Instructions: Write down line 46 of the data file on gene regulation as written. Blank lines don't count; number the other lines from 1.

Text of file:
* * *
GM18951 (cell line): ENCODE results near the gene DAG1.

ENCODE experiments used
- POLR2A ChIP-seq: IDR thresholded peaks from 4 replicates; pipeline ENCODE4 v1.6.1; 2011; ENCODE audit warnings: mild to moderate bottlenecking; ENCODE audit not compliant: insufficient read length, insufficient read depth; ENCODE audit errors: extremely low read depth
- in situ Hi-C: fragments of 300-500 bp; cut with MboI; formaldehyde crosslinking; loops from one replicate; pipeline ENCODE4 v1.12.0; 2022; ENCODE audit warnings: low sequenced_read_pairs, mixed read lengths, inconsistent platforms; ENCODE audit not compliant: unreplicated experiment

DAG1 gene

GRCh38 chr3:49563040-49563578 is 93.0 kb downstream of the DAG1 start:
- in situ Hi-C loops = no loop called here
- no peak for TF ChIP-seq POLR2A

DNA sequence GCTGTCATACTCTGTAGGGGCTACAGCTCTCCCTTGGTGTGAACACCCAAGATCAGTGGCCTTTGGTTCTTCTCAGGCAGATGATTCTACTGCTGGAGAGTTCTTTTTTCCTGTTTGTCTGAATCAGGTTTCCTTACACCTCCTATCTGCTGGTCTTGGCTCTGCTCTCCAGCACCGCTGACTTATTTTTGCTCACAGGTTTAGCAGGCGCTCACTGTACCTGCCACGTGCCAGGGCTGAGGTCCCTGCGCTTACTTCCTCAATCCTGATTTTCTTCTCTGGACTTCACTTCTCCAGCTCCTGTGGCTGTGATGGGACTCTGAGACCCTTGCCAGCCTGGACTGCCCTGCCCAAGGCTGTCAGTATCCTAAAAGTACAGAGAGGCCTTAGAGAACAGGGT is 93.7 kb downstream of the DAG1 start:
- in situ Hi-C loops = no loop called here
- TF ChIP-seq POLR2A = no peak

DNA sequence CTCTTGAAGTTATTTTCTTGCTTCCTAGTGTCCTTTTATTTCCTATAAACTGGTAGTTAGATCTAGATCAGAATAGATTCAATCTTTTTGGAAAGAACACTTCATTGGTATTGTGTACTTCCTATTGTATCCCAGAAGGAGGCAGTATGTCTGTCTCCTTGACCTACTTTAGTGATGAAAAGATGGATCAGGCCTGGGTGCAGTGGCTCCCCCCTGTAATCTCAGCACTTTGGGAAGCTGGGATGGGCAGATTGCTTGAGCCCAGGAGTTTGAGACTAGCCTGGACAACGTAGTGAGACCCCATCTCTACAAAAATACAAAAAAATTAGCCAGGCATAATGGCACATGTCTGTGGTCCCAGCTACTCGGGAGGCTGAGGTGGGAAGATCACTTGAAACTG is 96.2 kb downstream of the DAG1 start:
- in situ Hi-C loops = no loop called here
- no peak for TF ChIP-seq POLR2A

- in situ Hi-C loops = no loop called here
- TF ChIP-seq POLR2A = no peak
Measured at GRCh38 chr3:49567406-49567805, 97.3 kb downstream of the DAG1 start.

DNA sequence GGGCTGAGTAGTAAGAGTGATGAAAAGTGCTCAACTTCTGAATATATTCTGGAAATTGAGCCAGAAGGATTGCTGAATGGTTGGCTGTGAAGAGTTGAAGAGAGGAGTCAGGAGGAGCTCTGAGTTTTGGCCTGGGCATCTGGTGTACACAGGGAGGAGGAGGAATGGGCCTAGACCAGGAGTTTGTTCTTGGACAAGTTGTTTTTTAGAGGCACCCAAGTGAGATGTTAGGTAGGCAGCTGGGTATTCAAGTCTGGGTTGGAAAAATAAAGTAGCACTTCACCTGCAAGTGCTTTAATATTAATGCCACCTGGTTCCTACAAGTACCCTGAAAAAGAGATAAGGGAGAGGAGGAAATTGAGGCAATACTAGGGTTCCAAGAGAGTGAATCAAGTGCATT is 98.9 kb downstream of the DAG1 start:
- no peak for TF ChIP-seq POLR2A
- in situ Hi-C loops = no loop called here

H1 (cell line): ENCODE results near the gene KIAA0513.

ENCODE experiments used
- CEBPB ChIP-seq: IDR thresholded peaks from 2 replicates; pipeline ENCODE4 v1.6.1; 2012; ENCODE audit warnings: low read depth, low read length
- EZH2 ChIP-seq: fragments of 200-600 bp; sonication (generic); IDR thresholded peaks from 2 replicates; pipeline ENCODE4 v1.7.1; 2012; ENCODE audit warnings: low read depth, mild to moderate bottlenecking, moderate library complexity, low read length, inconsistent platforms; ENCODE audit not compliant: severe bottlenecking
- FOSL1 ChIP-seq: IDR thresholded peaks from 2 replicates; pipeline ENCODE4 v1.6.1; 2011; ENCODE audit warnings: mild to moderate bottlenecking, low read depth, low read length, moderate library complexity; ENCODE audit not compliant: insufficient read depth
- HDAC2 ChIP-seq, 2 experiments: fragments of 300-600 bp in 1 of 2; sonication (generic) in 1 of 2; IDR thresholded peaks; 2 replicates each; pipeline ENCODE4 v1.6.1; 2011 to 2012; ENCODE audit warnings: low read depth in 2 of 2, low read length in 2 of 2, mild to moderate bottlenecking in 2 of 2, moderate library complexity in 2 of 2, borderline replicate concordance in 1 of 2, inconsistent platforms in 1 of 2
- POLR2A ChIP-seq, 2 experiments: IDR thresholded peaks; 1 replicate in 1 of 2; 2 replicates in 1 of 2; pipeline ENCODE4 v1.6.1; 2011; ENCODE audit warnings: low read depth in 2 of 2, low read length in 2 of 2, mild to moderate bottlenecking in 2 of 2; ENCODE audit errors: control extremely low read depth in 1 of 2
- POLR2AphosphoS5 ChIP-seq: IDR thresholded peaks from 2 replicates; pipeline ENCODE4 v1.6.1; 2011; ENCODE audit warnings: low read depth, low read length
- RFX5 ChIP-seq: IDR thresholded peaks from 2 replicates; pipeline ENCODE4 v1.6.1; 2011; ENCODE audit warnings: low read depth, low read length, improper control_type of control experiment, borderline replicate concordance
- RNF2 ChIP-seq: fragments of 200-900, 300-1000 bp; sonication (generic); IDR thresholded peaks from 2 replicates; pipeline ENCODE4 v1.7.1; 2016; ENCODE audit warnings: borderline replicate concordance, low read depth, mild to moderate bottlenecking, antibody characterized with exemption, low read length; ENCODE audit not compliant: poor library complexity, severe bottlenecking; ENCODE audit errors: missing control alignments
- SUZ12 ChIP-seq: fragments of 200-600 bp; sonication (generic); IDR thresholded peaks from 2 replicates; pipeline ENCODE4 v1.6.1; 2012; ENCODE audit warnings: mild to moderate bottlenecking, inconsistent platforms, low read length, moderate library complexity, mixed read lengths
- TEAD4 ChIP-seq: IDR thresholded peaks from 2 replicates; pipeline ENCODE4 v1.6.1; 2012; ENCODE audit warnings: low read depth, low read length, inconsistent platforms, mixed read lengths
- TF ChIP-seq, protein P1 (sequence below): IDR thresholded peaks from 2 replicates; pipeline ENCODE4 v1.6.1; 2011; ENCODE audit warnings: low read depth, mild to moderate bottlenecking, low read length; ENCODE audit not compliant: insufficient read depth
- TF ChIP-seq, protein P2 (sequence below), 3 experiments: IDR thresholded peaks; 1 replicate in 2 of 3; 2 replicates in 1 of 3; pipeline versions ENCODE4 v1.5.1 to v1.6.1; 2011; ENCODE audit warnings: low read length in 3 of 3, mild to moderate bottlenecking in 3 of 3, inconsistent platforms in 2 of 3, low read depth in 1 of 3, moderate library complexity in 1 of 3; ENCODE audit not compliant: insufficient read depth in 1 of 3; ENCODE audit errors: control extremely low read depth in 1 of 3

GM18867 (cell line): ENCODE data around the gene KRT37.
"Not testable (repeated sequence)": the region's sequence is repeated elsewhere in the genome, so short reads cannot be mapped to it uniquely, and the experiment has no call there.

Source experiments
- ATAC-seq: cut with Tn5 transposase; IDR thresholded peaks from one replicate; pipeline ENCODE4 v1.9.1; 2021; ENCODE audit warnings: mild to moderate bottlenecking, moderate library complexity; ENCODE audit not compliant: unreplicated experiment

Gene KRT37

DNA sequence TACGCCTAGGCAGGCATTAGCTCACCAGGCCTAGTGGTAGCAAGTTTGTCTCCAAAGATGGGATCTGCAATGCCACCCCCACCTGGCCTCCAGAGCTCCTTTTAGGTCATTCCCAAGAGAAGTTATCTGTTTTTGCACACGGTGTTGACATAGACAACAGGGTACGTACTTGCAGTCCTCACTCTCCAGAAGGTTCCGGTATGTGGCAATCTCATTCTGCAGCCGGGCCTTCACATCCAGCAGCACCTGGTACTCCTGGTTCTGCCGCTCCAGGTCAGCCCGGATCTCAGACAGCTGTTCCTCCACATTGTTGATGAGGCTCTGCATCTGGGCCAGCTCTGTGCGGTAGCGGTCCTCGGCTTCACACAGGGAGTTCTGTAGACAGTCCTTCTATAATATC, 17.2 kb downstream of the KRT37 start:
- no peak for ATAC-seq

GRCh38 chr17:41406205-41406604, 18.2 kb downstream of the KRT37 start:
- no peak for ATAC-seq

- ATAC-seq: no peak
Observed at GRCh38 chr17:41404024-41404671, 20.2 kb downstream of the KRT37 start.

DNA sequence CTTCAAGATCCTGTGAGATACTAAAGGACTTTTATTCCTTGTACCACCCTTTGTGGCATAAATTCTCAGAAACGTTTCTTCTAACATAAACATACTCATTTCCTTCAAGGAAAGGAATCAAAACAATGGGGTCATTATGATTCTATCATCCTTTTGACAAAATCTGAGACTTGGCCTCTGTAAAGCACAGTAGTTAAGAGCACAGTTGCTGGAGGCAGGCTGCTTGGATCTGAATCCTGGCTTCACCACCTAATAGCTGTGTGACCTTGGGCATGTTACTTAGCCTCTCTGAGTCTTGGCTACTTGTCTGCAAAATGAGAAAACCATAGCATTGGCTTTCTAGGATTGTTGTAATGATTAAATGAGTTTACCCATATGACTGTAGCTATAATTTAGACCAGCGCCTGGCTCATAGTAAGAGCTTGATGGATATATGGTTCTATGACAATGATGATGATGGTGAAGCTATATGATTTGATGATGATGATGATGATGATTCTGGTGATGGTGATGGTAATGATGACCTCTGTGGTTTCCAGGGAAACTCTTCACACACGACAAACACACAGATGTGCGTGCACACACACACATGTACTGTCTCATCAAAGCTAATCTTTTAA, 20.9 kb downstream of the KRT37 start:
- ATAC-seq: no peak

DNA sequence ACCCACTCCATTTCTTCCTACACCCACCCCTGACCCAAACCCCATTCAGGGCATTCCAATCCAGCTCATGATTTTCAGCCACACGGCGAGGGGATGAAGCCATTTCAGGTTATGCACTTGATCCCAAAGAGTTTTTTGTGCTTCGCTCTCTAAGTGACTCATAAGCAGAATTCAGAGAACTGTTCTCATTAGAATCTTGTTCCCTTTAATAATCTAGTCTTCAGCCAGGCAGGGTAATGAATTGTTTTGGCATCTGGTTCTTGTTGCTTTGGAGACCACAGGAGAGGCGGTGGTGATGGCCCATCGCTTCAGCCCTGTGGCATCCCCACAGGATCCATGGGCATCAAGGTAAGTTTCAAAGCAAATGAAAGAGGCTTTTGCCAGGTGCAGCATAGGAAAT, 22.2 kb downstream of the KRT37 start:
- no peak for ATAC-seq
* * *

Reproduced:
DNA sequence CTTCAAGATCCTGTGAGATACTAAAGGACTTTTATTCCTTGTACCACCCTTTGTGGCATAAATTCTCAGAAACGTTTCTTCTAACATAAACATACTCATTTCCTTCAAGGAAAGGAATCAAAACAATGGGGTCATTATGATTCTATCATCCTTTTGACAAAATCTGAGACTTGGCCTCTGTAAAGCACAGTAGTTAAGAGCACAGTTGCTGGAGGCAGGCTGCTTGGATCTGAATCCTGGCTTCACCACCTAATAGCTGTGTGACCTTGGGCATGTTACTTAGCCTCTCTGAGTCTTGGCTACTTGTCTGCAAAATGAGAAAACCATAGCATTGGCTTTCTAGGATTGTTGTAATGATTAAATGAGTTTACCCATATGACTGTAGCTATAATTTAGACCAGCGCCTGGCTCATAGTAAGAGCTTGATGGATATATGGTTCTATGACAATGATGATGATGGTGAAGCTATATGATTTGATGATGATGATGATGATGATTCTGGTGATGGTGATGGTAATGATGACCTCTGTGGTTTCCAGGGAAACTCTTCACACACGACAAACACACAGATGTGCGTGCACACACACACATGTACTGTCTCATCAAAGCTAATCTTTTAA, 20.9 kb downstream of the KRT37 start: